Paypal Issue – Starting point for the discussion

Shashi pointed me to this blog post about the Paypal-RBI tiff. I do not like the tone of the article, because it is too accusatory towards Paypal and even if the article is right, the tone is not very conducive to discussion and solution. But it brings out too important pieces of information

  1. If anyone bring $500 or more in India, it needs to be reported to RBI
  2. If Paypal holds funds for more than 7 days, it needs to be treated like a bank and has to adhere to strict banking laws in India.

Now the second one is a little tricky. It is for good reasons, but banking laws are rather strict in India and I can see that paypal may be unwilling to get into that territory.

But the first one, as far as I have understood, can be resolved only if paypal is willing to report the transactions to RBI. I think this is what the Indian payment gateways do. What is paypal’s issue there? I wonder if someone will speak up.

The third major problem which has not been clearly discussed there is about payments made through Paypal. I wonder if this problem is related to “reporting” issues or to the “holding the funds” issue. Would be great to reach out to someone who has some insight into this?

I think this is what the Indian payment gateways do.
This entry was posted in Business & Entrepreneurship by Jaya. Bookmark the permalink.

About Jaya

Jaya Jha is an entrepreneur, a techie, a writer and a poet. She was born and brought up in various towns of Bihar and Jharkhand. A graduate of IIT Kanpur and IIM Lucknow, she realized early on that the corporate world was not her cup of tea. In 2008, she started, one of the first print-on-demand publishing platform in India. She currently lives in Bangalore and divides her time between writing and working on her company's latest product InstaScribe ( with a vision to make it the best e-book creation tool. Blog: Twitter: @jayajha Facebook:

15 thoughts on “Paypal Issue – Starting point for the discussion

  1. Having worked a bit on billing and knowing a bit about different countries tax regulations, laws, etc, etc, I probably guess that the Paypal weighed the amount of work and money (including recurring costs because laws getting changed, maintenance etc) that will be required to comply with Indian regulations was probably not worth pursuing at this point in time given their own, perhaps, limited resources (usually manpower, not money) and bigger opportunities that they might be pursuing.

    If you are up to it, take a look at Argentina’s tax laws. It will make your head spin.. 🙂

  2. @Apurva – Cost-benefit is that part I am wondering about. Unfortunately we do not have any data from paypal to know how important India is in their scheme of things, but definitely a large number freelancers and small outsourcing companies depended on paypal for their transactions. Was it too small for paypal to at least agree to reporting of the transactions above 500 USD.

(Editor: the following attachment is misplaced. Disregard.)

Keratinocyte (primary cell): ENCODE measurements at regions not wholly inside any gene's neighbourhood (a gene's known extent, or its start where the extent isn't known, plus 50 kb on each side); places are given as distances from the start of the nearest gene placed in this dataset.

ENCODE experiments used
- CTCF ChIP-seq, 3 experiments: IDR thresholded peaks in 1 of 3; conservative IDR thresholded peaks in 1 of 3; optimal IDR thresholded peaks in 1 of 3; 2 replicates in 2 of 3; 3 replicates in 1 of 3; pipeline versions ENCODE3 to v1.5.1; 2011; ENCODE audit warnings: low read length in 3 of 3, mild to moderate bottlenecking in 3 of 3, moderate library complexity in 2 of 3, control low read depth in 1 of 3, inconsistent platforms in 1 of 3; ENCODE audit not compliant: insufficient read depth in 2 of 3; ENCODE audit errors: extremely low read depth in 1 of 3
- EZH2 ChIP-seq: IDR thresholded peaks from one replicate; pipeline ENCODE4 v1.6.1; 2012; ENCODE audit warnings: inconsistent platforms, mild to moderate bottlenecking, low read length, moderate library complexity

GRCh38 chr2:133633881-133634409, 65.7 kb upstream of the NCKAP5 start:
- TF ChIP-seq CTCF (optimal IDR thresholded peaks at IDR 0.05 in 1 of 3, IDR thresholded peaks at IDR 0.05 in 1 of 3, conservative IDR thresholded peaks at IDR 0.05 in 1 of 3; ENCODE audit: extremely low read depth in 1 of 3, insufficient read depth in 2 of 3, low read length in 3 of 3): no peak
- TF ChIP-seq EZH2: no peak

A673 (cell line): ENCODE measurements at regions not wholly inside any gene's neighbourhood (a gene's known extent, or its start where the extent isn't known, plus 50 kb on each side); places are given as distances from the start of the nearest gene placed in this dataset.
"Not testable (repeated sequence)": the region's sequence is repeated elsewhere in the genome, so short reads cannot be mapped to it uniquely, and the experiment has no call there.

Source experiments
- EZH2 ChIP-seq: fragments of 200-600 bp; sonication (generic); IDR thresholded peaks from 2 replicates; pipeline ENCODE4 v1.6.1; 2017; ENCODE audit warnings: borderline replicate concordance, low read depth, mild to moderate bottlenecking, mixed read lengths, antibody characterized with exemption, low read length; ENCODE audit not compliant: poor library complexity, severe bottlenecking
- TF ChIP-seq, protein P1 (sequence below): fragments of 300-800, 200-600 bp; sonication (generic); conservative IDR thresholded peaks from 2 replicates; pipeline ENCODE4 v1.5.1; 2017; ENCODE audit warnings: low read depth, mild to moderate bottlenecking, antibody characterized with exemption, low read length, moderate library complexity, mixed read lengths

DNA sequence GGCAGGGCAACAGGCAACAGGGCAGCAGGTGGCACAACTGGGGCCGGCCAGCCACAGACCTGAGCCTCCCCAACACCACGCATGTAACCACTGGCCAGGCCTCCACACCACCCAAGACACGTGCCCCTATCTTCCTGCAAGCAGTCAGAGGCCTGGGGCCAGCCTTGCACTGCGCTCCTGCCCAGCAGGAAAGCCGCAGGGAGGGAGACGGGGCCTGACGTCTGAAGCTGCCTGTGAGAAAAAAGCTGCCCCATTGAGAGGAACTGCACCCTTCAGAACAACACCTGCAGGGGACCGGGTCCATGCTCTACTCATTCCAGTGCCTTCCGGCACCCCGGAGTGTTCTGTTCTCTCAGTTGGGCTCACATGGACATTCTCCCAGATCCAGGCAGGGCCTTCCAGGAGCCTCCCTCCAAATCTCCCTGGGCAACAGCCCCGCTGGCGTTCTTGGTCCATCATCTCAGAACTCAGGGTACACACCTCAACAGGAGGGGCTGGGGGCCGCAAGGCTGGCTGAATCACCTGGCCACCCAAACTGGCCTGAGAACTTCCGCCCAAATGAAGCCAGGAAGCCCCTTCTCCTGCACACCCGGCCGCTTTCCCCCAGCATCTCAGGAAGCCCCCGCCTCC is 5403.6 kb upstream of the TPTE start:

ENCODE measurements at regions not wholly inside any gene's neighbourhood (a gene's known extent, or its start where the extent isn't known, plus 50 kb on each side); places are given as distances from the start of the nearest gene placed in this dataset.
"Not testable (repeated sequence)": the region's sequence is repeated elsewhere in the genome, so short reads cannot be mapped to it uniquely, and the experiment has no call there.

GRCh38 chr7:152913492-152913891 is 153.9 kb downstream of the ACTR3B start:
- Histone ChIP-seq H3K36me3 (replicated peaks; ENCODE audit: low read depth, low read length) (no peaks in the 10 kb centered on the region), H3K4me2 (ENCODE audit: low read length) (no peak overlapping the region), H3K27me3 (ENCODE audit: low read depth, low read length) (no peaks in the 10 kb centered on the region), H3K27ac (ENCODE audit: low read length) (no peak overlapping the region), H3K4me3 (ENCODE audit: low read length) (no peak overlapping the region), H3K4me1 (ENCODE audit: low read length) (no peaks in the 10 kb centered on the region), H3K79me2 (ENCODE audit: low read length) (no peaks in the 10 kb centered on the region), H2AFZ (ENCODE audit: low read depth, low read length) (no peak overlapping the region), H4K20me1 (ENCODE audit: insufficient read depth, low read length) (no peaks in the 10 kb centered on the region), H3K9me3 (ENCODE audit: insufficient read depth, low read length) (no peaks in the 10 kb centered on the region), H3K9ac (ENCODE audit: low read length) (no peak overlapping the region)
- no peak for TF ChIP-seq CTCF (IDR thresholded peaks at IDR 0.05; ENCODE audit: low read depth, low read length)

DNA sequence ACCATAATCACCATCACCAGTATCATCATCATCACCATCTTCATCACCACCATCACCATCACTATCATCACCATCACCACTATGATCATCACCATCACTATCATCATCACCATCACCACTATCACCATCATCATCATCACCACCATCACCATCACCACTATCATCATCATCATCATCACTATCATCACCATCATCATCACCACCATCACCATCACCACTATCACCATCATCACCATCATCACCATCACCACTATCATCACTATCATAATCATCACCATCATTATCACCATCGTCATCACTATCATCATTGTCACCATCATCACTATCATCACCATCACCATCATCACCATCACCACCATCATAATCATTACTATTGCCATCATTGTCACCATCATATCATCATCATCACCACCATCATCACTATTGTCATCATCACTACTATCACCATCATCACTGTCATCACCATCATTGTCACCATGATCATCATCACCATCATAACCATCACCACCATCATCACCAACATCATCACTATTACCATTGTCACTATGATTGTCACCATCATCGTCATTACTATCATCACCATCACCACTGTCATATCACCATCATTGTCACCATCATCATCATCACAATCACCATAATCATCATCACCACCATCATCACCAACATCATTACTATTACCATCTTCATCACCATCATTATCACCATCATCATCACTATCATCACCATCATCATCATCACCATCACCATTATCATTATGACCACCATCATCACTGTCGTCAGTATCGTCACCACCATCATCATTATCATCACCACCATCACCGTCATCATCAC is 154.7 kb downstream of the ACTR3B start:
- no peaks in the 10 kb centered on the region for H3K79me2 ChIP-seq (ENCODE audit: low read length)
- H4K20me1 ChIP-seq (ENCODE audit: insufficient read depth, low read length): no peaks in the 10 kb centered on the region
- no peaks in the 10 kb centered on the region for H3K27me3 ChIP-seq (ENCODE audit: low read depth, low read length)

3. From outside, “reporting transactions greater than USD 500” might seem a simple thing to do but I am pretty sure that there would be more regulations and policies that would come into effect when you do that, besides raising a big question about privacy (remember the transaction details will include who sent the money too) for their non-Indian users. I really, really do not think this would have been easy for paypal to comply with.

  4. I am not saying it is simple, but it must be doable. Indian payment gateways do it after all. It probably boils down to how important the market is for them.

    And as far as privacy issues of reporting are concerned, I am pretty sure India is not the only country expecting details of foreign remittances, that too above a certain limit. It is difficult to believe that this is a unique situation is cross-border transactions. In most other methods too, you have to disclose a lot. Probably all they need to do is to show the sender a message/warning that xyz information will be reported to RBI in India.

  5. Doable, it is. No doubt but the reality is that it might just be too painful for them to do right now. They might get back to it later. After all, no policy is eternal.

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  10. You can get rid of all such issues if you incorporate your company in US. Otherwise, these is no option but to live with it.

  11. Well Ravish – That’s a rather over-reaching and drastic suggestion. If you have to do business in India or from India, simply incorporating in US is not going to be a solution to all problems. It may bring in other complexities.

    • You are right, Jaya. Even we integrated Paypal with our product and faced similar issues. RBI may be making the right policies for the benefit of people, but these policies are indeed adding to the woes of companies, which need an online payment system.

  12. It is really frustrating. There seems to be no easy online payment solution available to ordinary Indians. It is a major disincentive to the online businesses.

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